Having squeezed in only three hours of sleep the previous night (or rather morning), and having left work with some preoccupations, I had planned to leave during the intermission, as Bartók and opera are not topics that I enjoy tackling even with a clear mind.  But the first half of the program was so brilliant, that I decided to stay for Bluebeard’s Castle.  Since my job has been requiring my total concentration, I didn’t have a chance to listen to the music beforehand.  With Bartók, the typical concern there would be that I didn’t get a chance to pre-screen the music for symptoms of atonal madness, but that didn’t end up being an issue.  There were no issues, really.  The orchestra was fantastic as always, especially the brasswinds, at once smooth and dynamic.  The singers’ voices, remarkably, were just as strong at the end of the hour-long performance as they were at the beginning.  I suspect that if I were more knowledgeable about the genre, I would hail this one-act opera as a masterpiece.  But I’m not, and being underprepared and overstressed as I was, I can’t pretend to have gotten much out of sitting through it.  Instead I spent much of the hour being fascinated by the three trumpet players who played from the second tier of the seating area.  Have orchestra members always been planted in the seating area of Carnegie Hall to create greater depth of acoustics?  This is the kind of thing that makes me wonder about my perception of reality.  That, and I really need to sleep.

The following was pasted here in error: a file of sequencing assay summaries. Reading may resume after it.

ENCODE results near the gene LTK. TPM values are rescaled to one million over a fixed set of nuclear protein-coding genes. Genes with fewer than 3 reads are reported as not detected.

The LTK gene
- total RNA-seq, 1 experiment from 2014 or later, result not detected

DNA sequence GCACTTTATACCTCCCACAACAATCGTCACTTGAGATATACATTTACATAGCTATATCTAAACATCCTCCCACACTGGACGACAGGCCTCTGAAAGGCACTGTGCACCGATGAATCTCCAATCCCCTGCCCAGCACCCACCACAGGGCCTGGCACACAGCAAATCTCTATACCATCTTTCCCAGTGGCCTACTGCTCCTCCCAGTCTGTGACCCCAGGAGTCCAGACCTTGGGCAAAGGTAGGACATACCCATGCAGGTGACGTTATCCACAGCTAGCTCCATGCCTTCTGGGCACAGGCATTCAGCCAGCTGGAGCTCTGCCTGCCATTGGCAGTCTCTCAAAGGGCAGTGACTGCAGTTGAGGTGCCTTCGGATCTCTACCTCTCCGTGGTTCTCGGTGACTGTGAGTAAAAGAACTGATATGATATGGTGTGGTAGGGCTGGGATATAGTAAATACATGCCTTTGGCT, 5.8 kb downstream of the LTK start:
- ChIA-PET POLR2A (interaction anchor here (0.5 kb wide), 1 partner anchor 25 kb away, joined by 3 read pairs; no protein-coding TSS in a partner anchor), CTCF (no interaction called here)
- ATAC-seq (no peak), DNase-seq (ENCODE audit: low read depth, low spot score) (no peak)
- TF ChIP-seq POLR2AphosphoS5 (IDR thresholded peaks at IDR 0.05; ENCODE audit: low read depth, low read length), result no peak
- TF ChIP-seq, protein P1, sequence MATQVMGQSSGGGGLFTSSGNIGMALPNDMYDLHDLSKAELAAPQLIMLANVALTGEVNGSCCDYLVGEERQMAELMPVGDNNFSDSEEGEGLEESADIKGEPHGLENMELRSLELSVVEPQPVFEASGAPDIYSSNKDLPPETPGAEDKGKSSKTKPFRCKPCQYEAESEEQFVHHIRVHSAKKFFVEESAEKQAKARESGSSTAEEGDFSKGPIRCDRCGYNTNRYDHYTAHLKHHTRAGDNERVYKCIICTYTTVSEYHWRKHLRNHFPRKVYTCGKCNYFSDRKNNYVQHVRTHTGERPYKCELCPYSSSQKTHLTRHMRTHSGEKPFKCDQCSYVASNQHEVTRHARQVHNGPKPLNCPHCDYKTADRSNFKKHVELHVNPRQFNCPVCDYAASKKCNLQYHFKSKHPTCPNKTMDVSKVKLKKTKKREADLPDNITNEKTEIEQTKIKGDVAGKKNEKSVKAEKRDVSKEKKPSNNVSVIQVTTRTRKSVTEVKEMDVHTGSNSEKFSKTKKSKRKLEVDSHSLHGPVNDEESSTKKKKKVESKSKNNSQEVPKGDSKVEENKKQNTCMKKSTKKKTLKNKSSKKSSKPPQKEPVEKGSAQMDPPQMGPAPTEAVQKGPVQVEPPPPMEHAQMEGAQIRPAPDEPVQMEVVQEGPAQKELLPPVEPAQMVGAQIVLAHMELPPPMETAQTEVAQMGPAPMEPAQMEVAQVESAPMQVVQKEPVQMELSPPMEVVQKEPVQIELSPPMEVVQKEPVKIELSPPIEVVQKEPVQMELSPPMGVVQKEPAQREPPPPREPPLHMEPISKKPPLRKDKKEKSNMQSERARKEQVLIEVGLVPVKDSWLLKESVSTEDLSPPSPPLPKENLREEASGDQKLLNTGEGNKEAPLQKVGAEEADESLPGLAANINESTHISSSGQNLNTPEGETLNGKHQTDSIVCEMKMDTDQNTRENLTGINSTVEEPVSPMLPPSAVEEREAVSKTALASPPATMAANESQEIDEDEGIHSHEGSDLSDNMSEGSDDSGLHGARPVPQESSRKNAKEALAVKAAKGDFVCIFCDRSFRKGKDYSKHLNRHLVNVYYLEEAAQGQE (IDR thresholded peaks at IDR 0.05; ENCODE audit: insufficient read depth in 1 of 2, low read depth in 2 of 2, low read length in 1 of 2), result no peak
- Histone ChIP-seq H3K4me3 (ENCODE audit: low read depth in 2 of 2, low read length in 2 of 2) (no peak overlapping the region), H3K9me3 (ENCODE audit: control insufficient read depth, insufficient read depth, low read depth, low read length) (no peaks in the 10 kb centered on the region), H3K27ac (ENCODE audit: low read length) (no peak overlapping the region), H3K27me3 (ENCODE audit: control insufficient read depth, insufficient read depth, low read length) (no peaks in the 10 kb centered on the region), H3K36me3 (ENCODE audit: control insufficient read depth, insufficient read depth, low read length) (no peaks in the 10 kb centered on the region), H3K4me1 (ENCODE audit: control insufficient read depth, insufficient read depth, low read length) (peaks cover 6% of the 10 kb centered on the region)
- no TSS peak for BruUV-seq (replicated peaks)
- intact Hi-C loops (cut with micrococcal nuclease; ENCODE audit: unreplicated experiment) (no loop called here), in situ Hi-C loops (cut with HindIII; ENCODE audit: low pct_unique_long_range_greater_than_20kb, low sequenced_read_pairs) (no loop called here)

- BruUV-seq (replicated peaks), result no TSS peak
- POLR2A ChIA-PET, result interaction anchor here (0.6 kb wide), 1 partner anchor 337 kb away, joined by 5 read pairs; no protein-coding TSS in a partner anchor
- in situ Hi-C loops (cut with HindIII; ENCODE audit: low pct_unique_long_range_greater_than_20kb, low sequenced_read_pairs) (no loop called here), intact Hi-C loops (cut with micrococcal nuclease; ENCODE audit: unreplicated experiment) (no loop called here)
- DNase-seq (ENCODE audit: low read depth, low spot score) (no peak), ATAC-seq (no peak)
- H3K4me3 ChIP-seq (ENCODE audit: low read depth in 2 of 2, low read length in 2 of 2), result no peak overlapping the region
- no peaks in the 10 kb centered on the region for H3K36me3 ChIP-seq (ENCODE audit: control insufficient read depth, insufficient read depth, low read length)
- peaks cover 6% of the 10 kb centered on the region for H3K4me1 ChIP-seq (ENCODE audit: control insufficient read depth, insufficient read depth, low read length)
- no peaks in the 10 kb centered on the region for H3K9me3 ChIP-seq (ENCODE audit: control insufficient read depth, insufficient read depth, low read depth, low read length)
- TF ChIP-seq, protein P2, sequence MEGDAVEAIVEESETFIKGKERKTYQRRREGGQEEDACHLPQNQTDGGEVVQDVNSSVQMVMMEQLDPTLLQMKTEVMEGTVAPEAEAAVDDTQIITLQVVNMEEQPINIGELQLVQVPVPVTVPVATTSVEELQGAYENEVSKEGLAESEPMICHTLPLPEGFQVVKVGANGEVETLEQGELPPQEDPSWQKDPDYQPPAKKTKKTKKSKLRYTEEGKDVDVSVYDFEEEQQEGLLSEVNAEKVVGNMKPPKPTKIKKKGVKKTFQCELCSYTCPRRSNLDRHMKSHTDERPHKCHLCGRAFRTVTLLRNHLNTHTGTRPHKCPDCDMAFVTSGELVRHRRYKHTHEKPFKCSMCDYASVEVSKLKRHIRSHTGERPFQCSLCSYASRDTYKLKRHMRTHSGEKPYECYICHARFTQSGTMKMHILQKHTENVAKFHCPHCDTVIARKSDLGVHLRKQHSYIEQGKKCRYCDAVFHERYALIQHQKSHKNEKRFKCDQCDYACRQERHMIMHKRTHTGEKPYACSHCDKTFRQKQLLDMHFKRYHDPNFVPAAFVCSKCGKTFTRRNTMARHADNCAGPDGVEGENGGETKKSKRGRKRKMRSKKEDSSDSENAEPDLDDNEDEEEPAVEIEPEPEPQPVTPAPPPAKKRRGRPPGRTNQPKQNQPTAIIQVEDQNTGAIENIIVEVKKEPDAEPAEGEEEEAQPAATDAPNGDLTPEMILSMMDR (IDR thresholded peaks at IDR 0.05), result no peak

Review: Nikolai Lugansky Plays Brahms’s First, Take Two

Saturday, March 4 2017
Carnegie Hall, New York NY

St. Petersburg Philharmonic Orchestra
Yuri Temirkanov, conductor
Nikolai Lugansky, piano 

Brahms, Piano Concerto No. 1 (1858)
Shostakovich, Symphony No. 5 (1937)